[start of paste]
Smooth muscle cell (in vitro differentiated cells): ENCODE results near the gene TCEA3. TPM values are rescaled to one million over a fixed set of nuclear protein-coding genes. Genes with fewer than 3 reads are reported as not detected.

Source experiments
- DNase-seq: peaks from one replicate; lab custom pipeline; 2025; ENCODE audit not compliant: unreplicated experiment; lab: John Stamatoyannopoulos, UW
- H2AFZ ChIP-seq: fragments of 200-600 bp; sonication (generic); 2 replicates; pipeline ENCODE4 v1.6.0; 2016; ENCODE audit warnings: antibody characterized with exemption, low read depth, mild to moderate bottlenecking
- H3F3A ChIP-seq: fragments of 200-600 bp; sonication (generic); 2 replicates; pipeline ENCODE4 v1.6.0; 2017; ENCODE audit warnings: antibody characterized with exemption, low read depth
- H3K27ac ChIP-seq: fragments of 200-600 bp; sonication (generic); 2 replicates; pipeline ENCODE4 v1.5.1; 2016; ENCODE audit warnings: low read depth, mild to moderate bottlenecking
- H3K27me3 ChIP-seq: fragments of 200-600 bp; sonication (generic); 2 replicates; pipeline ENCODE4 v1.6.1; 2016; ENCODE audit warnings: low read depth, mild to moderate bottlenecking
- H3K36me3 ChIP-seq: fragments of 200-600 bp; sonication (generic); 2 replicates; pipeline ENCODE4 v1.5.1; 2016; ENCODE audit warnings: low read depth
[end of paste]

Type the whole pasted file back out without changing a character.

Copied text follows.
Smooth muscle cell (in vitro differentiated cells): ENCODE results near the gene TCEA3. TPM values are rescaled to one million over a fixed set of nuclear protein-coding genes. Genes with fewer than 3 reads are reported as not detected.

Source experiments
- DNase-seq: peaks from one replicate; lab custom pipeline; 2025; ENCODE audit not compliant: unreplicated experiment; lab: John Stamatoyannopoulos, UW
- H2AFZ ChIP-seq: fragments of 200-600 bp; sonication (generic); 2 replicates; pipeline ENCODE4 v1.6.0; 2016; ENCODE audit warnings: antibody characterized with exemption, low read depth, mild to moderate bottlenecking
- H3F3A ChIP-seq: fragments of 200-600 bp; sonication (generic); 2 replicates; pipeline ENCODE4 v1.6.0; 2017; ENCODE audit warnings: antibody characterized with exemption, low read depth
- H3K27ac ChIP-seq: fragments of 200-600 bp; sonication (generic); 2 replicates; pipeline ENCODE4 v1.5.1; 2016; ENCODE audit warnings: low read depth, mild to moderate bottlenecking
- H3K27me3 ChIP-seq: fragments of 200-600 bp; sonication (generic); 2 replicates; pipeline ENCODE4 v1.6.1; 2016; ENCODE audit warnings: low read depth, mild to moderate bottlenecking
- H3K36me3 ChIP-seq: fragments of 200-600 bp; sonication (generic); 2 replicates; pipeline ENCODE4 v1.5.1; 2016; ENCODE audit warnings: low read depth